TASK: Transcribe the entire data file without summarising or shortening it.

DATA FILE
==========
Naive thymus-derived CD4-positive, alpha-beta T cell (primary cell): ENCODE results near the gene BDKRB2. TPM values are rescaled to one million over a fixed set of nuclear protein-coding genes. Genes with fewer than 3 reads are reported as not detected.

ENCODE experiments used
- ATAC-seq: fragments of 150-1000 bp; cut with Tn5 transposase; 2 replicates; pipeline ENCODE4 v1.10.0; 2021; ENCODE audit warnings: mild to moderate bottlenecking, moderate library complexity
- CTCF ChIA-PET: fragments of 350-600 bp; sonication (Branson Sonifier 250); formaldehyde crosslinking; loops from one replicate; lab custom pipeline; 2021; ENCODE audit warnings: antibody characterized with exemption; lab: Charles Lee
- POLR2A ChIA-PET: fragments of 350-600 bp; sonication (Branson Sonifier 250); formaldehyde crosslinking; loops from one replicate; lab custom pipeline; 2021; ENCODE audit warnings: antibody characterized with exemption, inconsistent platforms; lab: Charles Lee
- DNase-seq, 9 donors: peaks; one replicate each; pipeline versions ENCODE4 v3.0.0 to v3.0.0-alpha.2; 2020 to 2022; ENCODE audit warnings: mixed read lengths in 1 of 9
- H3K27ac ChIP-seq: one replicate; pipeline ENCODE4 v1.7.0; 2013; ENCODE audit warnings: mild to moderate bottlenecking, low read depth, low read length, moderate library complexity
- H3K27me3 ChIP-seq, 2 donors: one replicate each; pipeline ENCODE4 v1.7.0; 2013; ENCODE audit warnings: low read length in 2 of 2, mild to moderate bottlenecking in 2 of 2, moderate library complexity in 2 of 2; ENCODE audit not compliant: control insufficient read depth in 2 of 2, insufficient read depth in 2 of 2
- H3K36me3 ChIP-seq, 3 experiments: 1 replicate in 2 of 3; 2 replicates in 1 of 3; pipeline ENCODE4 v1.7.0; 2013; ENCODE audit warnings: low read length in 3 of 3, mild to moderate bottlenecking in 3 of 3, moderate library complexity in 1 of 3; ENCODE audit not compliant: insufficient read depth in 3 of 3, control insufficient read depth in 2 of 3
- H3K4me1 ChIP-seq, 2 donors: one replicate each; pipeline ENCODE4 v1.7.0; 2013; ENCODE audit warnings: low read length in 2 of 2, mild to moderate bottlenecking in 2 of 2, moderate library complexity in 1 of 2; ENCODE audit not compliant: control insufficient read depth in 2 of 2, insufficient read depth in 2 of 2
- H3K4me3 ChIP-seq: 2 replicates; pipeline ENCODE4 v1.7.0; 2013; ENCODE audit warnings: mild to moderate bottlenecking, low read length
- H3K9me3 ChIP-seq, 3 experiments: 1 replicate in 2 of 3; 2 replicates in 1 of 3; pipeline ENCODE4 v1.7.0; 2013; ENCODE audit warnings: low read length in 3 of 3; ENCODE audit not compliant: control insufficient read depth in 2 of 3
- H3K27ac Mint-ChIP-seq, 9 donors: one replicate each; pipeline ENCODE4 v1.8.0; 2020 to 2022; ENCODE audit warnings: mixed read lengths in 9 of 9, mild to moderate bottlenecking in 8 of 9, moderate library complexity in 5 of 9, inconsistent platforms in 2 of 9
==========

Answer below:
Naive thymus-derived CD4-positive, alpha-beta T cell (primary cell): ENCODE results near the gene BDKRB2. TPM values are rescaled to one million over a fixed set of nuclear protein-coding genes. Genes with fewer than 3 reads are reported as not detected.

ENCODE experiments used
- ATAC-seq: fragments of 150-1000 bp; cut with Tn5 transposase; 2 replicates; pipeline ENCODE4 v1.10.0; 2021; ENCODE audit warnings: mild to moderate bottlenecking, moderate library complexity
- CTCF ChIA-PET: fragments of 350-600 bp; sonication (Branson Sonifier 250); formaldehyde crosslinking; loops from one replicate; lab custom pipeline; 2021; ENCODE audit warnings: antibody characterized with exemption; lab: Charles Lee
- POLR2A ChIA-PET: fragments of 350-600 bp; sonication (Branson Sonifier 250); formaldehyde crosslinking; loops from one replicate; lab custom pipeline; 2021; ENCODE audit warnings: antibody characterized with exemption, inconsistent platforms; lab: Charles Lee
- DNase-seq, 9 donors: peaks; one replicate each; pipeline versions ENCODE4 v3.0.0 to v3.0.0-alpha.2; 2020 to 2022; ENCODE audit warnings: mixed read lengths in 1 of 9
- H3K27ac ChIP-seq: one replicate; pipeline ENCODE4 v1.7.0; 2013; ENCODE audit warnings: mild to moderate bottlenecking, low read depth, low read length, moderate library complexity
- H3K27me3 ChIP-seq, 2 donors: one replicate each; pipeline ENCODE4 v1.7.0; 2013; ENCODE audit warnings: low read length in 2 of 2, mild to moderate bottlenecking in 2 of 2, moderate library complexity in 2 of 2; ENCODE audit not compliant: control insufficient read depth in 2 of 2, insufficient read depth in 2 of 2
- H3K36me3 ChIP-seq, 3 experiments: 1 replicate in 2 of 3; 2 replicates in 1 of 3; pipeline ENCODE4 v1.7.0; 2013; ENCODE audit warnings: low read length in 3 of 3, mild to moderate bottlenecking in 3 of 3, moderate library complexity in 1 of 3; ENCODE audit not compliant: insufficient read depth in 3 of 3, control insufficient read depth in 2 of 3
- H3K4me1 ChIP-seq, 2 donors: one replicate each; pipeline ENCODE4 v1.7.0; 2013; ENCODE audit warnings: low read length in 2 of 2, mild to moderate bottlenecking in 2 of 2, moderate library complexity in 1 of 2; ENCODE audit not compliant: control insufficient read depth in 2 of 2, insufficient read depth in 2 of 2
- H3K4me3 ChIP-seq: 2 replicates; pipeline ENCODE4 v1.7.0; 2013; ENCODE audit warnings: mild to moderate bottlenecking, low read length
- H3K9me3 ChIP-seq, 3 experiments: 1 replicate in 2 of 3; 2 replicates in 1 of 3; pipeline ENCODE4 v1.7.0; 2013; ENCODE audit warnings: low read length in 3 of 3; ENCODE audit not compliant: control insufficient read depth in 2 of 3
- H3K27ac Mint-ChIP-seq, 9 donors: one replicate each; pipeline ENCODE4 v1.8.0; 2020 to 2022; ENCODE audit warnings: mixed read lengths in 9 of 9, mild to moderate bottlenecking in 8 of 9, moderate library complexity in 5 of 9, inconsistent platforms in 2 of 9